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Apple investigating major App Store search changes, mulling paid results, report says

A report Thursday claims Apple has a "secret team" working on major user-facing changes to App Store search results, including the possibility of charging developers to promote content.

According to sources familiar with the matter, Apple has a team of about 100 employees working on the initiative, which is focused on modifying and streamlining App Store search result mechanisms to deal with an ever increasing content library, reports Bloomberg.

Apple is supposedly thinking about instituting a new payment scheme that would offer developers the opportunity to buy prominent placement in search results. For example, a developer marketing a navigation app might pay to be listed above, or among, popular titles like Google Maps and Waze when users enter the search term "maps."

It is unclear if Apple also intends to extend the idea to featured apps, though the chances of sponsored content showing up on the company's well curated homepage is unlikely. Being featured on the App Store's homepage has proven extremely effective in generating buzz — and income — for developers, but opening the digital storefront to advertisements might hurt customer experience.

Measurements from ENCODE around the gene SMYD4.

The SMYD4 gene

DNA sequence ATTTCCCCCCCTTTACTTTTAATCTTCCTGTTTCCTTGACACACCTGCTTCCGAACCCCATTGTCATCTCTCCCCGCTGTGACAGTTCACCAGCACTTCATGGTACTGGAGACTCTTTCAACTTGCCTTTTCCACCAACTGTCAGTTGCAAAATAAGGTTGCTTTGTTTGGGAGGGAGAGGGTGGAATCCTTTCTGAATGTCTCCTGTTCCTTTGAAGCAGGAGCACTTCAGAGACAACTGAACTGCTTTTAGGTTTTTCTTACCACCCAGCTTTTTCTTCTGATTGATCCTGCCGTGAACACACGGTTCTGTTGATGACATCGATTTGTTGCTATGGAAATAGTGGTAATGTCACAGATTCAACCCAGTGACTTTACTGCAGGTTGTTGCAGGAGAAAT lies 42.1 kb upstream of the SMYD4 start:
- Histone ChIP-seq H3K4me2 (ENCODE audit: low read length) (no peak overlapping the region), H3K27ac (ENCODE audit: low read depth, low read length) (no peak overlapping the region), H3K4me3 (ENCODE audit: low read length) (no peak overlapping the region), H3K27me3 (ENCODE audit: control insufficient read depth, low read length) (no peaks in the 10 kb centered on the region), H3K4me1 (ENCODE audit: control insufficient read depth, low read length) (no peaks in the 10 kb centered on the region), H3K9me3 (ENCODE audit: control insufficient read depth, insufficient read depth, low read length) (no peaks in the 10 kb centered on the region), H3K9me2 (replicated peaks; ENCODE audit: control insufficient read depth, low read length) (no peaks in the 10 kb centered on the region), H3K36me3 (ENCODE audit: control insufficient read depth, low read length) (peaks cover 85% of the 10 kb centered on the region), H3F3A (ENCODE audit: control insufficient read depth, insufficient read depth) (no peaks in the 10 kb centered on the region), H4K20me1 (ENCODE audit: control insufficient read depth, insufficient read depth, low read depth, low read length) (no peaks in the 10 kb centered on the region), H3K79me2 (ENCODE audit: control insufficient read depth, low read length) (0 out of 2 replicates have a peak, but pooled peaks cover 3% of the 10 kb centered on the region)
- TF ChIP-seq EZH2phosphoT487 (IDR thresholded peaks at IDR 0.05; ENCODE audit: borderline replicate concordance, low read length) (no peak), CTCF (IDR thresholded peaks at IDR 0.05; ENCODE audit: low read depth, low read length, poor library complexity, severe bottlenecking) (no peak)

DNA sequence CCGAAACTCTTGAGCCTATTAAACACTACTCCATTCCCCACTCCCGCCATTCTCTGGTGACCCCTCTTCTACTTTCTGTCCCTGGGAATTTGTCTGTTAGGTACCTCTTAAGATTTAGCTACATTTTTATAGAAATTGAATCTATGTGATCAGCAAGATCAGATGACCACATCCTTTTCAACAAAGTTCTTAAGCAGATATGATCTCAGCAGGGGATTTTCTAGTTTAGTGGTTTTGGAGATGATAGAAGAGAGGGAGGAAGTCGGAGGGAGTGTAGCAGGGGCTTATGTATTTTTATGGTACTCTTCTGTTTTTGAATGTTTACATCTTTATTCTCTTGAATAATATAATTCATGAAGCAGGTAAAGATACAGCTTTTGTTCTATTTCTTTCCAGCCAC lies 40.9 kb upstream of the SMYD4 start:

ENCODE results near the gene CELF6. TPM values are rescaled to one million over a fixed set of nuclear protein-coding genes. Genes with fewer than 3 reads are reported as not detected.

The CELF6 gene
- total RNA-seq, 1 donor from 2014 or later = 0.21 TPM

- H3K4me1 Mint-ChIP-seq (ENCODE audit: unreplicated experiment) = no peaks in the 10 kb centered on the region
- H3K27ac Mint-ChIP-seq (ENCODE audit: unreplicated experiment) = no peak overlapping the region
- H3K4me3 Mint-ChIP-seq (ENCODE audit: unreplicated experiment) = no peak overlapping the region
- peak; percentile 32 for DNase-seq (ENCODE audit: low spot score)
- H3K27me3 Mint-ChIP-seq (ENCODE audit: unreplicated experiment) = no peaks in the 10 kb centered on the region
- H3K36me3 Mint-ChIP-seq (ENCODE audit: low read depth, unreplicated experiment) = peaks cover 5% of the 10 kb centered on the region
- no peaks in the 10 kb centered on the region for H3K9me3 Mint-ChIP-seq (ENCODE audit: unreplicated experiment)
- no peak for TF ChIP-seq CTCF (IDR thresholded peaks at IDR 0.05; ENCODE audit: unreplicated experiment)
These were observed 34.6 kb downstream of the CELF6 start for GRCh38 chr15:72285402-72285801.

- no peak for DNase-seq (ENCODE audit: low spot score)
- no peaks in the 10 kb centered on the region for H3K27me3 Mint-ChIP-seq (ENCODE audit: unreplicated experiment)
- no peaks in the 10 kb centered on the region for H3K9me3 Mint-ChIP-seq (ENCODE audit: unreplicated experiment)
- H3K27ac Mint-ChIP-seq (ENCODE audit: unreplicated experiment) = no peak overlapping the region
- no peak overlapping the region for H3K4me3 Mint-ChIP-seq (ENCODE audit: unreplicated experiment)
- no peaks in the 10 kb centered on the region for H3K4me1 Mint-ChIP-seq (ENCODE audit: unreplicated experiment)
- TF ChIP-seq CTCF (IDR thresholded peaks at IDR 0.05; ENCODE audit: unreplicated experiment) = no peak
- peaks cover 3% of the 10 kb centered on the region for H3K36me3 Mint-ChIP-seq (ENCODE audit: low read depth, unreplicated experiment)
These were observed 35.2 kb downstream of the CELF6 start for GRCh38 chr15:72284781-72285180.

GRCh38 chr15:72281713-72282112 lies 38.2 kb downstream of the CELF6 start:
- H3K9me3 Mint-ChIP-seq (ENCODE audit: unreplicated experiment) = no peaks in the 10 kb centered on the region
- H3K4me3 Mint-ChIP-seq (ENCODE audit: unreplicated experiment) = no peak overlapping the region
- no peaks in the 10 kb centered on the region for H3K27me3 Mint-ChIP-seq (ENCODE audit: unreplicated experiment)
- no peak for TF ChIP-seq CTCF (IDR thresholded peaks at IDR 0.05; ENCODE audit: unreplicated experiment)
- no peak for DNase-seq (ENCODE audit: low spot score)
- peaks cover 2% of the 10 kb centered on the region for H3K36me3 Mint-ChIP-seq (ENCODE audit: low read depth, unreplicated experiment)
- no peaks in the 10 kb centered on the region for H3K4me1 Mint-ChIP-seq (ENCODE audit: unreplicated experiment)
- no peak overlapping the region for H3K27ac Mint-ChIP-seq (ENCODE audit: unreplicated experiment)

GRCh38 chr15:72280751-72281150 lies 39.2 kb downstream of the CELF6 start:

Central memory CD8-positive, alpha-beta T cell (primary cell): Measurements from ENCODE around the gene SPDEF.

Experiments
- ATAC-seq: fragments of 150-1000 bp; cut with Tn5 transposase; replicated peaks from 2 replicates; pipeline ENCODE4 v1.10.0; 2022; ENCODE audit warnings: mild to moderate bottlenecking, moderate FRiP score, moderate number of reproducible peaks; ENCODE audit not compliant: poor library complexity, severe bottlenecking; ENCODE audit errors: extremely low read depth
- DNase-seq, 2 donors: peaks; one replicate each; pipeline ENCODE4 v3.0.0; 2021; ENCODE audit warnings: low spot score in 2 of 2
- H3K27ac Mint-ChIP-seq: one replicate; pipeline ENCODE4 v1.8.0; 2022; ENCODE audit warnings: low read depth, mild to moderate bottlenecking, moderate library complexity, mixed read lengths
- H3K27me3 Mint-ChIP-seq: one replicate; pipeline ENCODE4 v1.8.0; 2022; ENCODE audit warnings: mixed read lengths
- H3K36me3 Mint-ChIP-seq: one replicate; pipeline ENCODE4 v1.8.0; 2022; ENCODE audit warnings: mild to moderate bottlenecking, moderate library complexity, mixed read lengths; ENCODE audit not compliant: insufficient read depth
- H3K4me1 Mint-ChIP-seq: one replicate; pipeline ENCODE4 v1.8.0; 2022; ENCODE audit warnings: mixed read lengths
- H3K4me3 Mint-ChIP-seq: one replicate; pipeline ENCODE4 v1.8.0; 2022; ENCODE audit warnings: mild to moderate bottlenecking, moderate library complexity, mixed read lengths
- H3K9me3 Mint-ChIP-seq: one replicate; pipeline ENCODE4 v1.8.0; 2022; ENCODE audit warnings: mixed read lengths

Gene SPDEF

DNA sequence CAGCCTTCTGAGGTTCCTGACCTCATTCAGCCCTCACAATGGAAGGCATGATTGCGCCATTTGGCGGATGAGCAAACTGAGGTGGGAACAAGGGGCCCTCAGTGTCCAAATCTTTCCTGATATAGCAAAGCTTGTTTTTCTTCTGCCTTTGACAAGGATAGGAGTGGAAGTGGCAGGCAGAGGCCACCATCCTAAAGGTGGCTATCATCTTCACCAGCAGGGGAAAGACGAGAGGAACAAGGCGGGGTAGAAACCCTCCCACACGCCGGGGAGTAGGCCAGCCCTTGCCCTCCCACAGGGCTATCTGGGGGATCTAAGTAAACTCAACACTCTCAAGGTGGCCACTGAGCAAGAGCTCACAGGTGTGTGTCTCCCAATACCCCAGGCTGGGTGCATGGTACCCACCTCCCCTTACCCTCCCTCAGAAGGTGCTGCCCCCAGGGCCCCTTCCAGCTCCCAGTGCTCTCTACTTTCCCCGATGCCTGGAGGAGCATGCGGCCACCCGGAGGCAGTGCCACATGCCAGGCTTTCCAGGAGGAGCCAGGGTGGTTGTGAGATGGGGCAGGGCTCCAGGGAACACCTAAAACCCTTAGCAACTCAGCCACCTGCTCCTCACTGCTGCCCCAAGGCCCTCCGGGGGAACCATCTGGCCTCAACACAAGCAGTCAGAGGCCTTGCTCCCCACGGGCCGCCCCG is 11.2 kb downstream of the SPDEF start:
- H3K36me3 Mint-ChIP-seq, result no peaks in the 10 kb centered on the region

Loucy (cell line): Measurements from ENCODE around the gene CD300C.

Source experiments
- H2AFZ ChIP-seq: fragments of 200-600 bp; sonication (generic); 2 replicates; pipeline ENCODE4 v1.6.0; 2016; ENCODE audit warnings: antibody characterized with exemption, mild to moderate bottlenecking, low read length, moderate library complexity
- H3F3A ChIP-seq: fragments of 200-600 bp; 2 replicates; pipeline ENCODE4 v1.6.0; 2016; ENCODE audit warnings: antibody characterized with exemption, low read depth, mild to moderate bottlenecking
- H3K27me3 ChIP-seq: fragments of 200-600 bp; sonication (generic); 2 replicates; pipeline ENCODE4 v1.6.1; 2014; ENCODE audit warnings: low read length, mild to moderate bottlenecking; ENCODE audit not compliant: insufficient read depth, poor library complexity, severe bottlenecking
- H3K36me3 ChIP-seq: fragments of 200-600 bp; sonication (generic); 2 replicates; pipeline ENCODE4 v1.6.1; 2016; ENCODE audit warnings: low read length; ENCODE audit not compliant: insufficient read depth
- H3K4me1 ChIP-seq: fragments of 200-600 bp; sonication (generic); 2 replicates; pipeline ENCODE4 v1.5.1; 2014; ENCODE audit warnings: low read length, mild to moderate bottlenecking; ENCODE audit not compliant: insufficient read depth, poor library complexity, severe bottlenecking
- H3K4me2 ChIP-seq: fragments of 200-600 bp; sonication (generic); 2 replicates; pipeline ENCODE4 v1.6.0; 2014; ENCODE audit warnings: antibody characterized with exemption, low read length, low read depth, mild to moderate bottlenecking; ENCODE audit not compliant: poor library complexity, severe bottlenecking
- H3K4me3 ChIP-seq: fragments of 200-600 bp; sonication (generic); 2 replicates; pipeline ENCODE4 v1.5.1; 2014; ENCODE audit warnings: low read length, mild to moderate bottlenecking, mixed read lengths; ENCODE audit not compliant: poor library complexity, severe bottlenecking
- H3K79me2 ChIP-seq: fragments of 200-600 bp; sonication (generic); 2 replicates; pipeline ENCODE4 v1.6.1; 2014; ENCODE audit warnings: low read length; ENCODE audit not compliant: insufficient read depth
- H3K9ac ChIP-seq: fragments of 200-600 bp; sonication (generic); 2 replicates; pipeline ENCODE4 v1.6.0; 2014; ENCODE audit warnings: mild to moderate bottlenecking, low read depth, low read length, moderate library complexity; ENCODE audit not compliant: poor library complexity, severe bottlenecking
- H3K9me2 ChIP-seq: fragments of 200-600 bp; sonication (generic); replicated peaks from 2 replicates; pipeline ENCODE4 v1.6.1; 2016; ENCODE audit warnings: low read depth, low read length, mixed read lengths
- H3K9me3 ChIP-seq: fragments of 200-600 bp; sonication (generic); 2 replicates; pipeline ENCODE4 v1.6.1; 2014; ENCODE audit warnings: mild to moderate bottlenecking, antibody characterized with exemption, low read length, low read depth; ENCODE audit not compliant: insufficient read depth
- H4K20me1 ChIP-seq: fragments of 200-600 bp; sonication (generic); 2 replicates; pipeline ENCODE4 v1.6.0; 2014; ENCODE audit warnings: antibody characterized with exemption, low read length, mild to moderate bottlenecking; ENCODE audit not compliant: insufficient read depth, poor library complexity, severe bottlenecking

The secret search team appears to be staffed in large part by workers from the recently dismantled iAd team. Bloomberg reports former iAd chief Todd Teresi is leading the group, while "many" of his reports come directly from the old advertising team that was winnowed down last June.

Apple in January promised new job openings for employees affected by the iAd App Network closure, suggesting the new App Store team was pulled from iAd's ranks.

A significant money maker for Apple, the App Store is also an important asset in creating platform stickiness. Underscoring the store's importance, CEO Tim Cook in December shuffled executive oversight from iTunes chief Eddy Cue to SVP of Worldwide Marketing Phil Schiller, who is better positioned to build out the ecosystem as the person in charge of nearly all developer related operations at Apple.